Bill creates accountability for organizations in South Carolina
COLUMBIA, S.C. (WSPA) — It’s been almost five years since Tucker Hipps died while pledging a fraternity at Clemson University. Two years after his death, state lawmakers filed and passed a proviso requiring conduct violations by campus organizations be reported.
On Wednesday, Governor Henry McMaster was joined by the Hipps family for a bittersweet moment. The governor put his signature on the Tucker Hipps Transparency Act, a bill that creates transparency and accountability for organizations on campus.
Cindy Hipps, Tucker’s mother, has been an advocate for change since the death of her son. She said Thursday’s signing brought excitement and tears.
“I just think about Tucker. He would be proud. He loved his state. He loved his school. It’s just tragic that he lost his life because of what happened. And I hope no one else has to lose their life to hazing,” Cindy Hipps said.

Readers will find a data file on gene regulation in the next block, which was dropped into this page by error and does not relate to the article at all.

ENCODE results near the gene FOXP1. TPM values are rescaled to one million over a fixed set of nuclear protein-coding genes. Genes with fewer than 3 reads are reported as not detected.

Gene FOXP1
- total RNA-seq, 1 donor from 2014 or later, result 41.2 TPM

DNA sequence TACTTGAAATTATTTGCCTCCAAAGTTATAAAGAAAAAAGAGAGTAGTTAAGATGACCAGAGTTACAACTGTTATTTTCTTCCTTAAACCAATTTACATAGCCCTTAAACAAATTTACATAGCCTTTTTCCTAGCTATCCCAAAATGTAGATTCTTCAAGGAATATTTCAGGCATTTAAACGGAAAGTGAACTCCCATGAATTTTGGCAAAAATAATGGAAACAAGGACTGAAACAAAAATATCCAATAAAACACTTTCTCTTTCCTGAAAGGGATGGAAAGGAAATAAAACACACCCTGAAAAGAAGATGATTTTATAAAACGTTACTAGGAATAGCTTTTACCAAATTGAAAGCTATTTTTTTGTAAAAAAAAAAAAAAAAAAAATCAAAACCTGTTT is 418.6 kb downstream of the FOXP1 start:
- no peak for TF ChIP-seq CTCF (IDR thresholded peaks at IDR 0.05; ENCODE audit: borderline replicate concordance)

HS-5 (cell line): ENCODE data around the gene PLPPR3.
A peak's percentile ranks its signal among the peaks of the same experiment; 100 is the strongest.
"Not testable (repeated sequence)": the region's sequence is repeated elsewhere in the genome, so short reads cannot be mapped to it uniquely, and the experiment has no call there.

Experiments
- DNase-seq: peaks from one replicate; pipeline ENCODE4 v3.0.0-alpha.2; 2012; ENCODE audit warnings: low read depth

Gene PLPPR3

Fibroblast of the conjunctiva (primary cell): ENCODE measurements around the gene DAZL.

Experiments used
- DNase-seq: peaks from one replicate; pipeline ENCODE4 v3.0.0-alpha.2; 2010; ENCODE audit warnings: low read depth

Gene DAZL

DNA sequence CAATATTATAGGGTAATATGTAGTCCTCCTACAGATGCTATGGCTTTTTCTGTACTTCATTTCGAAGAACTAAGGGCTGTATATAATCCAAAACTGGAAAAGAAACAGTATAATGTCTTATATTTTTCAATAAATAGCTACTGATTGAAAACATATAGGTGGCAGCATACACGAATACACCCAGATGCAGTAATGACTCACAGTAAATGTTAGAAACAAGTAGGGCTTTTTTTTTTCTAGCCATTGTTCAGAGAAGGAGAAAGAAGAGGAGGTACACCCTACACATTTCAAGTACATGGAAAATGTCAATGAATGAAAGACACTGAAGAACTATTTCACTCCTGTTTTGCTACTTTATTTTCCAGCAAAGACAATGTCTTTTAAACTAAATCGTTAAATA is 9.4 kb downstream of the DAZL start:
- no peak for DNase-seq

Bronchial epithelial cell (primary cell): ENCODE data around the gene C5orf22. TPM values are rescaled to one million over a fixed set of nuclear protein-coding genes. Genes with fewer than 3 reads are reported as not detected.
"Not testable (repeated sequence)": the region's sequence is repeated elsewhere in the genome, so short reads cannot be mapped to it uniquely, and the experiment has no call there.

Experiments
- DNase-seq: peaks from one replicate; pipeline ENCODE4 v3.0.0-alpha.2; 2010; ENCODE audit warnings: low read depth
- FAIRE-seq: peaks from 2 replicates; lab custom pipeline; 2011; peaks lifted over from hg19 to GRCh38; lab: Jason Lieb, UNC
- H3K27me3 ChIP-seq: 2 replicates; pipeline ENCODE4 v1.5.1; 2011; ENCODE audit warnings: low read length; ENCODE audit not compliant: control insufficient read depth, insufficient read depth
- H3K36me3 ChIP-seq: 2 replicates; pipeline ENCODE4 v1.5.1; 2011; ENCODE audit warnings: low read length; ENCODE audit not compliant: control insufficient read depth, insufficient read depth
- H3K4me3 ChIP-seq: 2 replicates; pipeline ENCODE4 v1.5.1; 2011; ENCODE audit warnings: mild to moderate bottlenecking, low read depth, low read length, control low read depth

Under the law, universities and colleges will be required to report infractions like hazing, sexual assault and alcohol violations for all campus organizations.
Representative Gary Clary from Pickens has been working with the family to develop long-term legislation.
Clary explained the importance of this violation database, “It’s readily available. It’s updated by the colleges on a regular basis and it provides that level of information you want because when your child joins an organization you want them to be safe.”
But for Cindy and Gary Hipps, the law is about more than creating and maintaining a database. It’s about helping families make informed decisions and prevent another tragedy.
“The university experience should be the beginning not the end for them, so everyone needs to be able to make wise decisions,” said Gary Hipps, Tucker’s father.
The bill was originally passed in 2016; however, the proviso came with a three year sunset clause. The act would have expired in June.
The governor’s signature now enacts the act into permanent law.
As part of this law those infractions and conduct violations have to be made readily available for the public, specifically parents and prospective students, and posted online.